Anderson found himself launched along a second, parallel career path after the Hangman Hills fire in 1987. At the time there was no incident coordination, no countywide fire dispatch and no mutual aid agreements.
Anderson, who had some experience with major incident command in Boise, was nominated by his fellow chiefs to lead the effort toward more coordination among the fire districts. He was named the first chairman of the Inland Empire Fire Chiefs Disaster Planning Committee, a position he gave up only this month when he retired. He led efforts creating mutual aid agreements among the districts and helped create a county incident command system.
He was fire commander for the 1991 firestorm. “We learned about the importance of partnerships,” he said.
Firestorm also made it painfully clear that each district having its own dispatch was confusing and inefficient. A countywide fire dispatch was launched in 1995.
Anderson helped create the Washington State Mobilization Act, which allows resources to be pulled from across the state to fight a large fire. He also served on state and national incident management committees. In 1999 he was asked to train as a regional Type 1 incident commander. He finished the training in 2001, and his first assignment was the Thirtymile fire. He was called in after several firefighters and two campers were overrun by the flames. Four firefighters died. “That was a sad event,” he said. “Again, lots of lessons learned.”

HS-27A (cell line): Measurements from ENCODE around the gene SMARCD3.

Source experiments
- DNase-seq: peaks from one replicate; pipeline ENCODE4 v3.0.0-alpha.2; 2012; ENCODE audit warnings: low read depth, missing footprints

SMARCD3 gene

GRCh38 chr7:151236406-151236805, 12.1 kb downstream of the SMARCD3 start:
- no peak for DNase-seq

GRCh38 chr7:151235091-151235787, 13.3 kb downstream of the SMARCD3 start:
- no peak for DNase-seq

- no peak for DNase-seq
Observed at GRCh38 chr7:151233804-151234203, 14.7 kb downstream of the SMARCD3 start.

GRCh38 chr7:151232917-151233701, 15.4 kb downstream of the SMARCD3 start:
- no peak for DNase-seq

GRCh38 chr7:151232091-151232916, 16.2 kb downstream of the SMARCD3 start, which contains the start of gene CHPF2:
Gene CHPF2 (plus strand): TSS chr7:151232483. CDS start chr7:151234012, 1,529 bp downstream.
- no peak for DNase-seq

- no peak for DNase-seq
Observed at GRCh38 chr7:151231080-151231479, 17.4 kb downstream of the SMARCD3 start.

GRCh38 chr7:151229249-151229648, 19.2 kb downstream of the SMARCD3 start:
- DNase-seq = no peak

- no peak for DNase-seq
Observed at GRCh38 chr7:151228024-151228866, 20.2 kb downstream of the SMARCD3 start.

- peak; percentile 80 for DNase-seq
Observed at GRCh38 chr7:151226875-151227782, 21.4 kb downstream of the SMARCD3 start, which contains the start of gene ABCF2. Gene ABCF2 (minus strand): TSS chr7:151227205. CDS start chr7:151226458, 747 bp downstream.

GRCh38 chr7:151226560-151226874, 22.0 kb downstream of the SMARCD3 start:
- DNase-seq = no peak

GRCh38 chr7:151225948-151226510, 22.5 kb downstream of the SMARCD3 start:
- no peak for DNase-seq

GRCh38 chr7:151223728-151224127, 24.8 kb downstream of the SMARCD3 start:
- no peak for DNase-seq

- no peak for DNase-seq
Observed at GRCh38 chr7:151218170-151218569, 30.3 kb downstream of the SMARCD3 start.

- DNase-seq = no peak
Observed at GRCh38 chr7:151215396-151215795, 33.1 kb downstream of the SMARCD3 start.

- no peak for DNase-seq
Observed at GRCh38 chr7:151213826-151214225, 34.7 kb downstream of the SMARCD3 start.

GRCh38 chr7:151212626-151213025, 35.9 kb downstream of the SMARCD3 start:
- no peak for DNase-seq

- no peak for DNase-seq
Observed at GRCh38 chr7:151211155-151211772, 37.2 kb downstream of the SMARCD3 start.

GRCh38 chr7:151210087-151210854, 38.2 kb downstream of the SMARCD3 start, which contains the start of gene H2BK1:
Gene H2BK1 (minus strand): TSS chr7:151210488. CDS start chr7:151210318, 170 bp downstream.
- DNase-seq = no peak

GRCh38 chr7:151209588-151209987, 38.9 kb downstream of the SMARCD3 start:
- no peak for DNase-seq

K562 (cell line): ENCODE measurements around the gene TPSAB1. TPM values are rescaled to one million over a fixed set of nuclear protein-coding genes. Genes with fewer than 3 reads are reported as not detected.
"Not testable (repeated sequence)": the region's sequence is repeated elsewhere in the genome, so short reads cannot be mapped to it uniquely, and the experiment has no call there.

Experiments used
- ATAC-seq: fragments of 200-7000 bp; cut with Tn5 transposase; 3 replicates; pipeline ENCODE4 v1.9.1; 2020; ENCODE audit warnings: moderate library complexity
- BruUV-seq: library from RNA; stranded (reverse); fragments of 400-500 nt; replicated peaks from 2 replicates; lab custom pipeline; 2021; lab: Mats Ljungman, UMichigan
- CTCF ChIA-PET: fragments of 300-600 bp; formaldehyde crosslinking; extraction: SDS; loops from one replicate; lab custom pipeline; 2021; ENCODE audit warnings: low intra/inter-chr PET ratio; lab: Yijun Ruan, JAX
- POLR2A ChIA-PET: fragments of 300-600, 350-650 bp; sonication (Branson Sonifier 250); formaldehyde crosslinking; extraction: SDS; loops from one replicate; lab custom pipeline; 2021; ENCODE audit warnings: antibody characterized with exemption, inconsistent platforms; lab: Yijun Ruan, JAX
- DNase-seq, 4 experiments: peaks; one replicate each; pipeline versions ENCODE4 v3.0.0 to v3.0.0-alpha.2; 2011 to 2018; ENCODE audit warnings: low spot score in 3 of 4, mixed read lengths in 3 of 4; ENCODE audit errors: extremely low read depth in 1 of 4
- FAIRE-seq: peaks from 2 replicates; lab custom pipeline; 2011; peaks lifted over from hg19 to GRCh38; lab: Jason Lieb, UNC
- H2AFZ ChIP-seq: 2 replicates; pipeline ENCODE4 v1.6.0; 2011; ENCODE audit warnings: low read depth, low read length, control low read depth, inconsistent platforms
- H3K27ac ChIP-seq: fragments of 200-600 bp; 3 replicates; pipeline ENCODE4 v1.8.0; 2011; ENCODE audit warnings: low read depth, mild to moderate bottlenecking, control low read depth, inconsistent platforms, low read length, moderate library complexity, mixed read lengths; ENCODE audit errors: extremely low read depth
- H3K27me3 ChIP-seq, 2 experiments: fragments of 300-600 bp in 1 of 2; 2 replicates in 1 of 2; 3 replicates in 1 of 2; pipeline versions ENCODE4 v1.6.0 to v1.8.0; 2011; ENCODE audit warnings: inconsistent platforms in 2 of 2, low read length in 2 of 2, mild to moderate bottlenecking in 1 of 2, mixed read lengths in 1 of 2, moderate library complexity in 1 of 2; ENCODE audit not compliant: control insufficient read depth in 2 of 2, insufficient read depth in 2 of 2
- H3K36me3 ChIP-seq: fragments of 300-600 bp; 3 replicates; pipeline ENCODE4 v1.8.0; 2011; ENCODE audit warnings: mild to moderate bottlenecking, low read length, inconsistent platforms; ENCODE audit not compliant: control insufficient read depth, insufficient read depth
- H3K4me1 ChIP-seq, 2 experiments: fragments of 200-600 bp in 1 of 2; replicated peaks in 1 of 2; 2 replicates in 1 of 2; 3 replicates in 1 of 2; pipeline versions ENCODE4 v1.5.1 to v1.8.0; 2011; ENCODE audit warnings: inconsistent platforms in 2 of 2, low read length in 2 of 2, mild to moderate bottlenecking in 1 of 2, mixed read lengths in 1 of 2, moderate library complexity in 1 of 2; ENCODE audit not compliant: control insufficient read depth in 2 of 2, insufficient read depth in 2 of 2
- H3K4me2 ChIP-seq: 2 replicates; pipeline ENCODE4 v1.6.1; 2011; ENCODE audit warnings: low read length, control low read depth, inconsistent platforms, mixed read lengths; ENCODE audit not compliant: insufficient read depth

On Sept. 11, 2001, he and his incident management team went to New York. His team helped support search and rescue efforts at the World Trade Center, as well as overseeing stress and grief counseling.
Anderson was later named co-chairman of the Homeland Security National Incident Management Support Team and is one of four national area incident commanders. “I’ve been to fires from Alaska to Florida, from California to Virginia,” he said.
Having such advanced incident management experience is unusual, he said. “I’m kind of an anomaly,” Anderson said. “That’s been rewarding. It’s led to a lot of opportunities to influence change.”